Colenso could see much of himself in this.

His determination to be truthful would not be diverted by less worthy considerations such as friendship, failure to convince, or misunderstanding by others.

He quoted 4th century Pope Clement’s Recognitions, and contemporary Oxford Professor Benjamin Jowett...

It very frequently happens that he who defends the truth does not gain the victory, since the hearers are either prejudiced, or have no great interest in the better cause.”

Clement.

We cannot express any truth without involving ourselves in some degree of error or occasionally conveying an impression to others wholly erroneous.”



Benjamin Jowett. 74

He became preoccupied with the scientific method, and stressed the importance of good education in instilling into learners a disciplined way of discovering truth.



Now what I mean by a scientific education is, the teaching of the power of observing; the teaching of accuracy; the difficulty of attaining to a real knowledge of the truth; and the methods by which one may pass from that which was proved, to the thought of that which was also capable of being proved. The first thing to learn is the power of observing, the power of seeing things in their relations to other things, and the modifications they might undergo; this, though a difficult thing, is attainable. Science teaches not only how to observe, but how to record facts, and how to arrive at general conclusions upon facts. The habit of accuracy which Science inculcates, makes a man accurate in the ordinary business and pursuits of life.75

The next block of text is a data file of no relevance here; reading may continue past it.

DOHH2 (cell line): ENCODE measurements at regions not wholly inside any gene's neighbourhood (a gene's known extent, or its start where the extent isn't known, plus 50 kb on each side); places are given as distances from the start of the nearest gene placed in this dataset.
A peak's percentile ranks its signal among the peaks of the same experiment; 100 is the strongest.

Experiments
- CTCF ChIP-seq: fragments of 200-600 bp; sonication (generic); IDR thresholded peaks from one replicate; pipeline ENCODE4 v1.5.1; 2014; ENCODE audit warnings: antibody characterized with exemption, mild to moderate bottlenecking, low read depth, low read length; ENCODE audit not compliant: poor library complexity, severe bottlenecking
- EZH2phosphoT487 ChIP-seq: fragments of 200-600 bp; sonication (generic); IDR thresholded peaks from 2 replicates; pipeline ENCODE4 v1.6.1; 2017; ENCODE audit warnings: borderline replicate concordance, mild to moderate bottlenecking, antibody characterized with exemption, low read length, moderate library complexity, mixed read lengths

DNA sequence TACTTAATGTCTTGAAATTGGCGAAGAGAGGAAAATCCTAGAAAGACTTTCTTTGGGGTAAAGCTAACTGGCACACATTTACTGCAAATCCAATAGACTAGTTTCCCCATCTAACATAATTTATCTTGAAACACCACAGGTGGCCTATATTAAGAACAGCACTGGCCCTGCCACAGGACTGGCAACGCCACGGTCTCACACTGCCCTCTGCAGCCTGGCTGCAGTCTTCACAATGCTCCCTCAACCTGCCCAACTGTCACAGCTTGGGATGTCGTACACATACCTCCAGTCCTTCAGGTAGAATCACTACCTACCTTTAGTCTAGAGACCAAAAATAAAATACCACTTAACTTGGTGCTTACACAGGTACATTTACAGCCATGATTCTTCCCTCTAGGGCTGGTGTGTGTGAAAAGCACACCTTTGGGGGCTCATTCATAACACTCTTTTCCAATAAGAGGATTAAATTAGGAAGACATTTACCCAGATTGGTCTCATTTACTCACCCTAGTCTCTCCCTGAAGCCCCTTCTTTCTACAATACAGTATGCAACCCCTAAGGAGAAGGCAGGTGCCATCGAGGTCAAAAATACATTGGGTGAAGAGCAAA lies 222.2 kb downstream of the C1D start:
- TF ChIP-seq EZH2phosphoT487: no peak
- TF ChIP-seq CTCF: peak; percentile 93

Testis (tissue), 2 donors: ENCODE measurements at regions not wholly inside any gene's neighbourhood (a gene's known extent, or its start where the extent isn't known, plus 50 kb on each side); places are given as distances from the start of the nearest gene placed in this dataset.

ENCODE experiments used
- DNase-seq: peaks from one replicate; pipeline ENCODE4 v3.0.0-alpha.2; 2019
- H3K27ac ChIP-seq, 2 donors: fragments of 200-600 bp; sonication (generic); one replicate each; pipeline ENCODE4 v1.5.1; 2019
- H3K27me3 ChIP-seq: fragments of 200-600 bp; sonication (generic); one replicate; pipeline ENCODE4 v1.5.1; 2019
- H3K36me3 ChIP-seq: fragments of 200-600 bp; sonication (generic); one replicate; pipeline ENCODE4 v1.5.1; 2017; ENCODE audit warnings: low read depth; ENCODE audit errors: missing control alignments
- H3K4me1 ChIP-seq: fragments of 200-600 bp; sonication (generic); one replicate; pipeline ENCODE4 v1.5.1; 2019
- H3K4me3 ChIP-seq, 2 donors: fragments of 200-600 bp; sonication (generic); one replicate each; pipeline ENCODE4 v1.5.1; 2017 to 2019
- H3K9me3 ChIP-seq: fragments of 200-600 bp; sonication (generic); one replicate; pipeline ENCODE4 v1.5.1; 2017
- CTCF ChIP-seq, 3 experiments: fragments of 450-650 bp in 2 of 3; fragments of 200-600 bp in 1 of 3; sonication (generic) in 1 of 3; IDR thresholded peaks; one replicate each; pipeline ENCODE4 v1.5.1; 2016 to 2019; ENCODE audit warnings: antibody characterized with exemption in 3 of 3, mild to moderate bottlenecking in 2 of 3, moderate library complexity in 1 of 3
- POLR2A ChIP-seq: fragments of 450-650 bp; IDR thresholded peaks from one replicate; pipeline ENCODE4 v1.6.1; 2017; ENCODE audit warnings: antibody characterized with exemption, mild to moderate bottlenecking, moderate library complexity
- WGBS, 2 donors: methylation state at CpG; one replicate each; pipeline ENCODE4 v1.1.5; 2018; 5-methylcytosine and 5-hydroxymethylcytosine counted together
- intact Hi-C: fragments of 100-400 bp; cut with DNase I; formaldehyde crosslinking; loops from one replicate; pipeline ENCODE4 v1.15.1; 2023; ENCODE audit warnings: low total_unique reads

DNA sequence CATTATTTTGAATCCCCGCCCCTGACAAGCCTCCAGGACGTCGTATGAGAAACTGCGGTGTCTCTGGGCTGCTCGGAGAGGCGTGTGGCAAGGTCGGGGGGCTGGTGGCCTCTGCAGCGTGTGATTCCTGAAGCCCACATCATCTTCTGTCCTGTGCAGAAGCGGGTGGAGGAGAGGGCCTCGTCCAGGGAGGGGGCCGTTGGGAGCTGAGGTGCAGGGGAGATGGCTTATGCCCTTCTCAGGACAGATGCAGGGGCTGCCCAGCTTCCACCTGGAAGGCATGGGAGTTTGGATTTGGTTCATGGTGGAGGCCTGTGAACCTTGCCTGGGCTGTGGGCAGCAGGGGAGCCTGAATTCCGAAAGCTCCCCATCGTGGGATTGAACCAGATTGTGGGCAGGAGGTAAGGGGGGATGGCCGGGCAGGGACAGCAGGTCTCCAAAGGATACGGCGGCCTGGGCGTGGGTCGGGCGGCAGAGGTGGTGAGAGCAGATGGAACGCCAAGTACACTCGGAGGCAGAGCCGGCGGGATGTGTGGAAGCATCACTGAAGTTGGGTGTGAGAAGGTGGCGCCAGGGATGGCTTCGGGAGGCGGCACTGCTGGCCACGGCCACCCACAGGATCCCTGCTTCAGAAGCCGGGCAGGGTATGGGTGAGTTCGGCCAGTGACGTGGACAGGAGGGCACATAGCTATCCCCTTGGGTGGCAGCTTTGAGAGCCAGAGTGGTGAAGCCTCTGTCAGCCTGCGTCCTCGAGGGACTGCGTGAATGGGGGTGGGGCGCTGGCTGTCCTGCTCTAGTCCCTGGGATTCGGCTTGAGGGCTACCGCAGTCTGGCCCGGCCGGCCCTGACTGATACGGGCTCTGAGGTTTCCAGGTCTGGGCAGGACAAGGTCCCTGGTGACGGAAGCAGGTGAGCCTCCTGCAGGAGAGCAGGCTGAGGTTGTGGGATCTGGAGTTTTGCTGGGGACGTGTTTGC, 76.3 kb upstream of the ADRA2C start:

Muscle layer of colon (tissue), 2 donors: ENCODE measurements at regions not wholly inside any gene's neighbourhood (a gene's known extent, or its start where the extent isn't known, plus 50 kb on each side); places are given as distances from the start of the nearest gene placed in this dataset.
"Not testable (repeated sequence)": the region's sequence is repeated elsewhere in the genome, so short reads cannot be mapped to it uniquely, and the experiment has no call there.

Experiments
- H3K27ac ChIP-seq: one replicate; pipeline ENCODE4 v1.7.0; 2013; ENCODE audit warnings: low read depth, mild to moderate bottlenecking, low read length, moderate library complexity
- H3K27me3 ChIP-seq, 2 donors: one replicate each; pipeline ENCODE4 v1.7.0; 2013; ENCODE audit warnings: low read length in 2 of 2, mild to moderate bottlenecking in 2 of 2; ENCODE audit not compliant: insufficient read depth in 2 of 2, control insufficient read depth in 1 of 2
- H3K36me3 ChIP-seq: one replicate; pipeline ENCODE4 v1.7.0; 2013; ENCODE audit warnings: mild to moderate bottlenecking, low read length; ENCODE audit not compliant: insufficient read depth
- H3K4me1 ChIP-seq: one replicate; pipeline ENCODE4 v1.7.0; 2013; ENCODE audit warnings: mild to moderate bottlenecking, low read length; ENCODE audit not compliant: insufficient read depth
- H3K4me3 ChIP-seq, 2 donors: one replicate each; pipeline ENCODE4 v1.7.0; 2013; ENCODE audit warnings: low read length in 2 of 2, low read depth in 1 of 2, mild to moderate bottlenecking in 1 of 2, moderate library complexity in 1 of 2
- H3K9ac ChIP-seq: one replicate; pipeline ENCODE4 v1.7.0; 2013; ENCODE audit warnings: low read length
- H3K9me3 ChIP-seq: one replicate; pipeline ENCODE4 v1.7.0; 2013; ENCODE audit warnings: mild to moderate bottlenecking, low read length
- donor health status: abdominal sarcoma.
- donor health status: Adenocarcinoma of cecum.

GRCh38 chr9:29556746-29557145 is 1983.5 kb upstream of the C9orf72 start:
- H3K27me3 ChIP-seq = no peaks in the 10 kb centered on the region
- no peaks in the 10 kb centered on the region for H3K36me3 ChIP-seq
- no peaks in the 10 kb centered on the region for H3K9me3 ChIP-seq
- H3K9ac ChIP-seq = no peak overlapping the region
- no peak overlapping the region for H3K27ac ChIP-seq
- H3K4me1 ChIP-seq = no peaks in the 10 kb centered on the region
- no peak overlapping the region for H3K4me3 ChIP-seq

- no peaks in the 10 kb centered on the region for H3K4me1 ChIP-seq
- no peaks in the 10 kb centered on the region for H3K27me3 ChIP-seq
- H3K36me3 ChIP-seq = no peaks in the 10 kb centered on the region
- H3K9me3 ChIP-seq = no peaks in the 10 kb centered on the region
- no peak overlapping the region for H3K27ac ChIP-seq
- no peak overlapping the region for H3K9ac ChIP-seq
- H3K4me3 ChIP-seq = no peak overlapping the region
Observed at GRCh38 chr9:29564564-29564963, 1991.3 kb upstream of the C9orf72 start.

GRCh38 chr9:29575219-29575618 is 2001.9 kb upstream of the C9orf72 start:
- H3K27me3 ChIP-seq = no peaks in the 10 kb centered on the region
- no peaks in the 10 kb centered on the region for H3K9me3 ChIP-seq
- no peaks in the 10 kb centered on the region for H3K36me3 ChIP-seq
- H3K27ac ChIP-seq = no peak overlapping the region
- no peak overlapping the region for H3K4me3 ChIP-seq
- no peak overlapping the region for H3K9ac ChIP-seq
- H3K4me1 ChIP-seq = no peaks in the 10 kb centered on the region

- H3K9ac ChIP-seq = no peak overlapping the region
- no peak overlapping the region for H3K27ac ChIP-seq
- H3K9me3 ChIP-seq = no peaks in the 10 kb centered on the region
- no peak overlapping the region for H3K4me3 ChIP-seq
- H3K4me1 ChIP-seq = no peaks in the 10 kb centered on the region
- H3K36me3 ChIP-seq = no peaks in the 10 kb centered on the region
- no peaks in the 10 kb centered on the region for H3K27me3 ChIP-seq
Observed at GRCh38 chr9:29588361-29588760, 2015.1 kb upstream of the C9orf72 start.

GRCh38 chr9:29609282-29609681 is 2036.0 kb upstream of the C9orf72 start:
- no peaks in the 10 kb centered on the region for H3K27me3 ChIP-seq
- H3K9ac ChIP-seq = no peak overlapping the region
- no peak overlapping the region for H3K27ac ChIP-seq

We can be too easily diverted from that accurate scientific approach by bias, by fancy, by pet theories and preconceived notions, and by ignoring evidence properly attained by others. Colenso quoted…

Past experience of the chance aims of human fancy, unchecked and unguided by observed facts, shows how widely they have ever glanced away from the gold centre of truth.”